As Brook notes, this battle is not just over economics but over fundamental philosophy. Does wealth properly belong to “society” or to the person who created it? The way our country answers that question will determine our future.

The segment on the estate tax begins at 8:35 minutes, but I enjoyed watching the whole video. (You can click on either image above to go to the PJTV video.)

Dec 222009
 

Duke University professor John Lewis has a great essay up at PajamasMedia (12/22/2009) entitled, “Arbitrary Power, Dictatorship, and Health Care“.

Here is the opening:

The essence of a dictator’s method is not to write harsh laws and enforce them rigidly. The world’s most destructive thugs have wanted something different. They have wanted to impose their wills on a compliant populace using arbitrary power — power not limited by laws or constitution, but power that was open-ended, ill-defined, and could be expanded based on the whims of the moment.

Well-written laws are the enemy of the dictator. As philosopher Ayn Rand put it, “When men are united by ideas, i.e., by explicit principles, there is no room for favors, whims, or arbitrary power: the principles serve as an objective criterion for determining actions and for judging men, whether leaders or members.” Laws, properly formulated, are based on principles, and serve to translate those principles into firm criteria for judging particular cases. What a dictator wants is to be free of such principles and to use his power as he wishes.

Professor Lewis then proceeds to show how the current ObamaCare health bill gives an unprecedented degree of arbitrary power to bureaucrats to determine what sort of health insurance you may buy and what sort of health care you may receive.

Some examples:

If you are an employer, you will not escape punishment if a bureaucrat decides that your health plan is not “acceptable” and that you must be fined for your failure to meet his decision. If you are an individual who does not want to purchase full-coverage health insurance, but would rather buy catastrophic insurance that covers hospitalization only, your decision will not be “acceptable” and you may face a government audit and a new tax.

Do you have a serious disease? Does your doctor wish to readmit you to the hospital? A bureaucrat will decide whether or not you get treatment, based on a statistical analysis of the number of such readmissions by the bureaucrats: “excess readmissions shall not include readmissions for an applicable condition for which there are fewer than a minimum number (as determined by the secretary) of discharges for such applicable condition for the applicable period and such hospital” (Sec. 1151).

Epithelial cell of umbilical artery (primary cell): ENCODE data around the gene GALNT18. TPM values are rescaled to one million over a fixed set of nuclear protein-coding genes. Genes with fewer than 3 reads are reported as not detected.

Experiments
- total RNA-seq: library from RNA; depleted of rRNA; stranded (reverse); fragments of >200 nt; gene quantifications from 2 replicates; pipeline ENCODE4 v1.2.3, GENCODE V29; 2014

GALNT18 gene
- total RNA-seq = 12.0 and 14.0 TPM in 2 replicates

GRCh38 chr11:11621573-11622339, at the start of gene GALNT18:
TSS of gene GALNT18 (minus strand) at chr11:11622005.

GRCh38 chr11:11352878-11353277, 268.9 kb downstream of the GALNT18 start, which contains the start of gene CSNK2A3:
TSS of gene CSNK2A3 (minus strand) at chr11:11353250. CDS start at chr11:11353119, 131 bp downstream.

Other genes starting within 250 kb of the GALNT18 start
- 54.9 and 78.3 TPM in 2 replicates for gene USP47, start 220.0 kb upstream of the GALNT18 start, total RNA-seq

(Read the full text of “Arbitrary Power, Dictatorship, and Health Care“.)

As Dr. Lewis notes, the current health care debate is not just about health care. It’s about basic American freedoms.

(Crossposted from the FIRM blog.)

Hsieh LTE on Federal Debt

 Posted by on 21 December 2009 at 2:00 pm  Activism, Government
Dec 212009
 

The December 20, 2009 Denver Post has printed my LTE on the federal debt. It was written in response to their December 12, 2009 story, “Democrats plan nearly $2 trillion debt-limit hike“.

My LTE is 4th on this page:

Congress’ plan to cut the deficit by raising the debt limit now, then reducing spending later, is like trying to lose weight by eating a box of chocolate chip cookies now, then promising to exercise next week.

Paul Hsieh, Sedalia

(The Denver Post has a dedicated LTE section called “To The Point” for short LTEs. This one came in at 37 words.)

Sep 232009
 

The Fall 2009 issue of The Undercurrent includes two excellent articles.

It’s Not Stealing Because I Don’t Want It to Be” by Rituparna Basu
Summary: FileSharing – Rationalization = Theft

Putting a Price on Freedom” by Noah Stahl
Summary: U.S. – Freedom = Disaster

Sweden Lowers Income Taxes

 Posted by on 22 September 2009 at 11:00 am  Economics, Government
Sep 222009
 

Sweden’s government has just announced that it will lower income taxes in order to stimulate economic growth.

This is the same country that refused to bail out the Saab motor company.

You know that the US is in trouble when Sweden is acting more capitalist that the United States!

Amit Ghate OpEd on Principled Government

 Posted by on 16 September 2009 at 4:00 am  Activism, Government
Sep 162009
 

PajamasMedia has published Amit Ghate’s latest OpEd, “We Need a Return to Principled Government“.

Here is the introduction:

It’s widely recognized that our government is in dire shape. Our annual deficits are in the trillions of dollars. Unfunded entitlement programs run many times that. Lobbyists and earmarking rule Washington. Special interests, including public-sector unions, environmental groups, the AARP, and countless others, vie against one another for exorbitant privileges — all meted out at taxpayers’ expense.